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Lesson Transcript

Shalom, ani Yana. Hi everybody! I’m Yana.
Welcome to HebrewPod101.com’s “Ivrit be-shalosh dakot”. The fastest, easiest, and most fun way to learn Hebrew.
In the last lesson, we learned the numbers from one to ten. Have you forgotten? Here I'll tell you again:
Ehad, shtaim, shalosh, arba, hamesh, shesh, sheva, shmone, tesha, eser!!!
Do you remember how to say your phone number?
And now let’s continue from eleven.
Ehad-esre
[slowly] Ehad-esre
shteim-esre.
[slowly] Shteim-esre.
Shlosh-esre.
[slowly] Shlosh-esre.
Arba-esre.
[slowly] Arba-esre.
Hamesh-esre.
[slowly] Hamesh-esre.
shesh-esre.
[slowly] Shesh-esre.
Shva-esre.
[slowly] .Shva-esre
Shmona-esre.
[slowly] Shmona-esre.
Tsha-esre.
[slowly] Tsha-esre.
And finally we have:
Esrim.
[slowly] Esrim!!
Okay, now repeat after me. I'll say the numbers and give you time to repeat each one.
11. Ehad-esre
12. Shteim-esre
13. Shlosh-esre
14. Arba-esre
15. Hamesh-esre
16. Shesh-esre
17. Shva-esre
18. Shmona-esre
19. Tsha-esre
20. Esrim!
These numbers may seem harder to remember, but you really just have to memorize slight changes in pronunciation of one to ten, and just add esre after numbers starting from ten.
Let’s not stop at 20! Counting from eleven to one hundred is super easy! Now I'll give you the tens:
Shloshim
Arbaim
Hamishim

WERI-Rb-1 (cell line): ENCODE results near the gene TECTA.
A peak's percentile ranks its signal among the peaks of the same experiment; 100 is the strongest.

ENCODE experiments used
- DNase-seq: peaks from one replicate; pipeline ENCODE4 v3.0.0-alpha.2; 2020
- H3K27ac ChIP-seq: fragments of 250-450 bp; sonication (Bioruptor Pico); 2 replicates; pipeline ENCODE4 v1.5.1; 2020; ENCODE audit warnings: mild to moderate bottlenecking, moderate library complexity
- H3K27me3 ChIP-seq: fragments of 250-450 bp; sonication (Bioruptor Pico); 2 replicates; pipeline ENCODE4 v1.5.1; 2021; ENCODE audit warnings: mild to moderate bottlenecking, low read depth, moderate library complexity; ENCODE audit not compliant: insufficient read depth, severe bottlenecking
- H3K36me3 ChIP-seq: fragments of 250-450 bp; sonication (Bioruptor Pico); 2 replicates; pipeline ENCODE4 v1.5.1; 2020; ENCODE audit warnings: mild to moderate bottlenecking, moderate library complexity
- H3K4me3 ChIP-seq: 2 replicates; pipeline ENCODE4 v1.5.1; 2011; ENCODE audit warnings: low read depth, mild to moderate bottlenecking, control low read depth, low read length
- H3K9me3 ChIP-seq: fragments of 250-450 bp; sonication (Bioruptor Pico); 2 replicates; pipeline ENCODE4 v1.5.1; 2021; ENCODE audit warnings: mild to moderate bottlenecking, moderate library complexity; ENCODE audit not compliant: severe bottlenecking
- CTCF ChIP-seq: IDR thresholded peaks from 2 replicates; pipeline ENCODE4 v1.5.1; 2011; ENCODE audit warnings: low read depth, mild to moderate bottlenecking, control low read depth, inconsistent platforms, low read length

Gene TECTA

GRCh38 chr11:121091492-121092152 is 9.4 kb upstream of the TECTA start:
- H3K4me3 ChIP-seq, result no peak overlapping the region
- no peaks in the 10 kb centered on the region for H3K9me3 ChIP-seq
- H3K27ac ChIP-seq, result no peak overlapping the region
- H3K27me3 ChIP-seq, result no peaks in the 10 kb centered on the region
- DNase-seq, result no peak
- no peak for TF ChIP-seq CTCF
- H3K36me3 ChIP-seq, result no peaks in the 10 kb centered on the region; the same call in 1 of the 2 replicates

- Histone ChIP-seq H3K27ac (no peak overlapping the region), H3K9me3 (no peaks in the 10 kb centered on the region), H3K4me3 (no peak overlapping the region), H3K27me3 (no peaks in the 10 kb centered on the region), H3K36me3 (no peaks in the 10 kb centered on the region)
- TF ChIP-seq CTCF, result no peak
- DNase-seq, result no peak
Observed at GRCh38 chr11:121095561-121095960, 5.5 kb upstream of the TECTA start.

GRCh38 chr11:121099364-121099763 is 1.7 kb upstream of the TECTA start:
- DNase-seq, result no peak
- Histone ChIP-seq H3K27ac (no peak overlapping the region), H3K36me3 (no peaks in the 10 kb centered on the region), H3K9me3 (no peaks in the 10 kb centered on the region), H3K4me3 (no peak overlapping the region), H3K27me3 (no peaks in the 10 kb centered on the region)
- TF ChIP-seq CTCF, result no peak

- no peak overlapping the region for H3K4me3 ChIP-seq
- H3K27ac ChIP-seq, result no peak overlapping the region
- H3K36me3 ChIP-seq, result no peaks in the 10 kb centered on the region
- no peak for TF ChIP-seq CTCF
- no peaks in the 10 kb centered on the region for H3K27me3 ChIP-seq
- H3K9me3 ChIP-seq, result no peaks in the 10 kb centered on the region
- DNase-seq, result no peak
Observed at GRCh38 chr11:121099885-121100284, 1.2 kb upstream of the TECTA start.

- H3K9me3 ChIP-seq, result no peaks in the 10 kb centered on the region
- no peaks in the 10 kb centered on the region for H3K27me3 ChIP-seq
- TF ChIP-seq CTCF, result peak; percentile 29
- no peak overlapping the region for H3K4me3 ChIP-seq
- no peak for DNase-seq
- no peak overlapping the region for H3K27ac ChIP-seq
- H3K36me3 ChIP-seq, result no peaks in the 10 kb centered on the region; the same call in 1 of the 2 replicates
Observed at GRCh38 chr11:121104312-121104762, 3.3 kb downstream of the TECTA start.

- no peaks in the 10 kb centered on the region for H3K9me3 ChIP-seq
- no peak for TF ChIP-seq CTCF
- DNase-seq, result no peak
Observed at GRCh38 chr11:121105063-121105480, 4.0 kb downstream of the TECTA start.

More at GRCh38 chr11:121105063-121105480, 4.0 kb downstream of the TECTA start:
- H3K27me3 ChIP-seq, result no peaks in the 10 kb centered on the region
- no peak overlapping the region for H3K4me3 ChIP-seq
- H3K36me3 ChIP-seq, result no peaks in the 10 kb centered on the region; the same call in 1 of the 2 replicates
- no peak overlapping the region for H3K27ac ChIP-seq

Shishim
Shiv’im
Shmonim
Tish’im
Mea!
While you have to memorize a few of these numbers, there are a couple of tricks that will make memorizing them incredibly easy!
All the tens are basically the numbers 1-10 with slight changes, but always end up with im. For example;
Shalosh- is three, and Shlosh-im- is thirty!
[slowly] Shalosh- Shloshim
Lets take another example; Do you remember what hamesh is? Five!
So to make it fifty you change it to Hamishim.
[slowly] Hamesh- Hamishim
and Shmone? will make Shmonim!
[slowly] Shmone- Shmonim.
The last thing to learn today is how to form compound numbers above twenty. This is also super easy!
Take the tens and simply add the numbers you learned in the previous lesson. But! don’t forget to add ve- when you are making compound numbers over twenty!!. Ve- means “and”, so basically if you count twenty two, you say; esrim ve- shtaim. meaning- “twenty and two”.
It is very important so don’t forget that!!!
Let’s try it out.